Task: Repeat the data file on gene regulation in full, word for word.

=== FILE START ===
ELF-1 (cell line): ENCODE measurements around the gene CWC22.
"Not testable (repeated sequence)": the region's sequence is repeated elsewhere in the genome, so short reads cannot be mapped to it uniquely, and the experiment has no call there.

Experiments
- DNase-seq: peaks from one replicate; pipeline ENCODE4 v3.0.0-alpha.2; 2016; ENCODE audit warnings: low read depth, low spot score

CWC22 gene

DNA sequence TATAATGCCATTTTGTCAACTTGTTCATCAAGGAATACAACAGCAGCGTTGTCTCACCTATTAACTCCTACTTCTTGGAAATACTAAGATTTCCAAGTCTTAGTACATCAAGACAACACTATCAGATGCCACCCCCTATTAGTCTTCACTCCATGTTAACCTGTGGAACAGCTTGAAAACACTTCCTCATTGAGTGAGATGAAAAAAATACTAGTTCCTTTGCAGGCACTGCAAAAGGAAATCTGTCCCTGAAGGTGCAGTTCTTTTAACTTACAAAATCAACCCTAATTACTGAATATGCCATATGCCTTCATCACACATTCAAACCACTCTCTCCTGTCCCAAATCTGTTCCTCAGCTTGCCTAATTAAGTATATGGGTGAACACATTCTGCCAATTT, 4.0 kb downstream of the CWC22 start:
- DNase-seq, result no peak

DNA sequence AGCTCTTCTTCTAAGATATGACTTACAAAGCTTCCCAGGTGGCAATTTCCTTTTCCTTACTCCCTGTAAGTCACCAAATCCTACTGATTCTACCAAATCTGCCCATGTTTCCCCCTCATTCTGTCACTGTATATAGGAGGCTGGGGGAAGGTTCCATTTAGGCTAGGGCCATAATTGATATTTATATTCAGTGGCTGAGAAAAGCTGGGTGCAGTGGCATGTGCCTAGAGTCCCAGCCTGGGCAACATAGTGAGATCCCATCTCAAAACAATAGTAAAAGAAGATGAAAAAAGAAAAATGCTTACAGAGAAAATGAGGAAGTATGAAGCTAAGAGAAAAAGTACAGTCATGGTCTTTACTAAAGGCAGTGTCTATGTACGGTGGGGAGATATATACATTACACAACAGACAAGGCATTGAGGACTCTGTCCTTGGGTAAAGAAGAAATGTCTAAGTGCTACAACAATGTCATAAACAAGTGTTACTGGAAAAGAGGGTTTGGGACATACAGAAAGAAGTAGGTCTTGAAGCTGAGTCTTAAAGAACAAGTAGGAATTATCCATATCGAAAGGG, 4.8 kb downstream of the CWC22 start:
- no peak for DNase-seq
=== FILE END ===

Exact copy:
ELF-1 (cell line): ENCODE measurements around the gene CWC22.
"Not testable (repeated sequence)": the region's sequence is repeated elsewhere in the genome, so short reads cannot be mapped to it uniquely, and the experiment has no call there.

Experiments
- DNase-seq: peaks from one replicate; pipeline ENCODE4 v3.0.0-alpha.2; 2016; ENCODE audit warnings: low read depth, low spot score

CWC22 gene

DNA sequence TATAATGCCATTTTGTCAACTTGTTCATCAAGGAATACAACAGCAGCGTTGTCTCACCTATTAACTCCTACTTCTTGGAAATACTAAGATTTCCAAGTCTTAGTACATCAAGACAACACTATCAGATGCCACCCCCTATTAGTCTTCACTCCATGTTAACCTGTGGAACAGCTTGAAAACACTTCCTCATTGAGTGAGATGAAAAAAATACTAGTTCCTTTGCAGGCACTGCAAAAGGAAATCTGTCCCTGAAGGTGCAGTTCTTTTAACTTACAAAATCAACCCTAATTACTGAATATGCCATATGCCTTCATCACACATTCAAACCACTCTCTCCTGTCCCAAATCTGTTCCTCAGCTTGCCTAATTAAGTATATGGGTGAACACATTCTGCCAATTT, 4.0 kb downstream of the CWC22 start:
- DNase-seq, result no peak

DNA sequence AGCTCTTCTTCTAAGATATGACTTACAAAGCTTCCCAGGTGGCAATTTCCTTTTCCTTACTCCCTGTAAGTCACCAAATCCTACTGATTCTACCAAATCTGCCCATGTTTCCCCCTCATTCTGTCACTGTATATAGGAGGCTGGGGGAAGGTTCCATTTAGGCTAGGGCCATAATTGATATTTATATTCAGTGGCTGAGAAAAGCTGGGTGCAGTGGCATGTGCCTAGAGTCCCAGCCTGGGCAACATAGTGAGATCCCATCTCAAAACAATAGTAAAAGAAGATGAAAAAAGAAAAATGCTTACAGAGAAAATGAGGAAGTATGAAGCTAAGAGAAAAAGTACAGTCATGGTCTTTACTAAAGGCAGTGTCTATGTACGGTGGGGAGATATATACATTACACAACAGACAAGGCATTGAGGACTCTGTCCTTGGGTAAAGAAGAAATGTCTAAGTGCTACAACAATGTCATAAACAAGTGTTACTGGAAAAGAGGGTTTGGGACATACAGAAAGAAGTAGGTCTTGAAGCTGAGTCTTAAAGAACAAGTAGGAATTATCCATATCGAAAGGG, 4.8 kb downstream of the CWC22 start:
- no peak for DNase-seq